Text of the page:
An organisation working to promote gender inclusiveness and safety in Adamawa State has taken campaign against gender based violence to students in their schools.
The Sultan Foundation for Peace and Development, supported by the Spotlight Initiative, is currently running a series of workshops for which 10 secondary schools in the state were selected.
The Foundation was at the General Murtala Mohammed College (GMMC), Yola, on Wednesday when resource persons lectured nearly a hundred students picked from both senior and junior classes on how they are expected to protect gender sanctity.
“Positive social norms include respect for the peculiar ways girls and women behave and how we ought alwaya to try and avoid violence against them,” one of the resource persons told the students of the boys-only school who attended the Workshop on gender based violence (GBV).
The workshop featured lecture presentation on GBV, following which students were given time to contribute their impressions or ask questions, making it an interactive session.
The Programme Officer of the Sultan Foundation for Peace and Development, Dr Ahmed Ibrahim, explained to newsmen that five boys-only secondary schools and five girls colleges were being visited for similar GBV interactive sessions.
“We are by involving students trying to leave no one behind, because these young ones have their part in the quest to inculcate gender safety in our people,” Ahmed Ibrahim said.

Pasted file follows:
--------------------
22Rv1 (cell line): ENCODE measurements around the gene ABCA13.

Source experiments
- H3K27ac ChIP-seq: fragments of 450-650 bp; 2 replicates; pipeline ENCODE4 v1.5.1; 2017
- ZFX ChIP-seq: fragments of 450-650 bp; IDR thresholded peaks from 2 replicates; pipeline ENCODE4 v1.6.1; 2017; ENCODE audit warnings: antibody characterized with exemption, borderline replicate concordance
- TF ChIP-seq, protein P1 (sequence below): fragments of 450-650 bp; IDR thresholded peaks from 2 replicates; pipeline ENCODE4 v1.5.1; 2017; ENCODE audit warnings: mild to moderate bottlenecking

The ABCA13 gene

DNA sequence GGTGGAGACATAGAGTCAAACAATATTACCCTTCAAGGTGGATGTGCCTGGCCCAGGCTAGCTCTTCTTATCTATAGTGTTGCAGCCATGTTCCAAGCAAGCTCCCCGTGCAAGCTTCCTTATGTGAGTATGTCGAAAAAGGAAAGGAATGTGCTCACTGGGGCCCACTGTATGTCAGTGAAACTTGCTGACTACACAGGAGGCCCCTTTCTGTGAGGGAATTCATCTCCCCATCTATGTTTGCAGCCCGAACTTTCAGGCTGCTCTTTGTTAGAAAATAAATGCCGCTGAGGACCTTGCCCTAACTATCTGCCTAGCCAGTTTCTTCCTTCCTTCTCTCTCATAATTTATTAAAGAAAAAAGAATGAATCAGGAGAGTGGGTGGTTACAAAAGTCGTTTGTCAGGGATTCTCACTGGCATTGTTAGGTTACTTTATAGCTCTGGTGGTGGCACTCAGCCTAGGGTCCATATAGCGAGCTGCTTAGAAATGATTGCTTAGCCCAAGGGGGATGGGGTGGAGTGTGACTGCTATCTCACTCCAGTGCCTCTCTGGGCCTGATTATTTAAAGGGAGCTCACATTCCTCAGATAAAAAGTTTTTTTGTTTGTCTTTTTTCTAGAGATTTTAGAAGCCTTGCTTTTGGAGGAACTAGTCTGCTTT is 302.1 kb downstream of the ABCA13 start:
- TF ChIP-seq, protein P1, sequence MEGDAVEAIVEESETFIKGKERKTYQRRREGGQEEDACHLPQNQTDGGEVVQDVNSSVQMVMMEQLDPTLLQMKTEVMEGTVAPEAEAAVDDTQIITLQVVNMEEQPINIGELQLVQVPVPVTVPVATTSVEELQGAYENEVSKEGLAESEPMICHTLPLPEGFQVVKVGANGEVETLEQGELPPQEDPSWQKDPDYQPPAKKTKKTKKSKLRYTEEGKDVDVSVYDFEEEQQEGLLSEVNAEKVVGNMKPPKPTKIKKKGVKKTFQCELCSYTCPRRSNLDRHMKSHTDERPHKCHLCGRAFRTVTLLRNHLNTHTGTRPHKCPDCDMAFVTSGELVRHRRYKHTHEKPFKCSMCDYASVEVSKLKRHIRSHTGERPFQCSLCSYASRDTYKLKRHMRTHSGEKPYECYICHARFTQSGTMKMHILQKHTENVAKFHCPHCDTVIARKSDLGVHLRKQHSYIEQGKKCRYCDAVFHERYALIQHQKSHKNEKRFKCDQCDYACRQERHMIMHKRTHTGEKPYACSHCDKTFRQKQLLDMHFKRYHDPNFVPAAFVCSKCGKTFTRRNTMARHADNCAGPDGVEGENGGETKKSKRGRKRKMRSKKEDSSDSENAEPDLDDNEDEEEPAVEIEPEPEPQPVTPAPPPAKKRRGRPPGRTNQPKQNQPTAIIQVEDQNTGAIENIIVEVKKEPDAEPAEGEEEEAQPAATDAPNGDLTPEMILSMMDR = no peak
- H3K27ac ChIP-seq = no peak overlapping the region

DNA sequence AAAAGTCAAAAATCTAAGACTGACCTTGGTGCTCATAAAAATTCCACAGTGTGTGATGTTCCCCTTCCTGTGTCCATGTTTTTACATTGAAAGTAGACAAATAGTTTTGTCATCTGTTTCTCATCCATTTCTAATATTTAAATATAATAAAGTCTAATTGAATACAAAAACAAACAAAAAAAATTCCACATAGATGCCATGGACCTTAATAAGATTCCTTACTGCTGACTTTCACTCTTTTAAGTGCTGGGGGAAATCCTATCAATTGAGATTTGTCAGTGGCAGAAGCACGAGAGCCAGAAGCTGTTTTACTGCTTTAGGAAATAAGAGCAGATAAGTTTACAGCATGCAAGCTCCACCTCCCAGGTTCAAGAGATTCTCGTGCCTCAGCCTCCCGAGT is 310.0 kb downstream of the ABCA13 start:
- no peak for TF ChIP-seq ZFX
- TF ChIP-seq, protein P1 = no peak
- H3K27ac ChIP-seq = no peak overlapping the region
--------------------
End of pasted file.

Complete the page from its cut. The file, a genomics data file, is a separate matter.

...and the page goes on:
He added, “We are sensitising the students to challenge norms that encourage GBV. We are sensitising the students on how not to be perpetrators of GBV and how not to become survivors of GBV.”
He said the reach out to students in the anti-GBV campaign falls within the Phase 2 of the Spotlight Initiative programme.
“In Phase 1, we targeted adults: traditional rulers and religious leaders,” he explained.
He said the concept of leave no one behind (LNOB), a holistic approach towards ending the menace, informed the decision to take the anti-GBV campaign to schools, the aim being to work with all relevant stakeholders to end the GBV menace.
“We implemented the phase 1 last year and we did it on prevention. We targeted men who were encouraged to stand against all forms of violence against women and girls,” he said.
He added that the engagements in the course of the two phases are designed to achieve a shift in gender stereotyping that encourages GBV.
With particular reference to the students targeted in boys-only schools, Ahmed Ibrahim said the ongoing workshops at the different schools will give the schoolboys a new understanding of how to reject norms that do not add value to human life and relationships.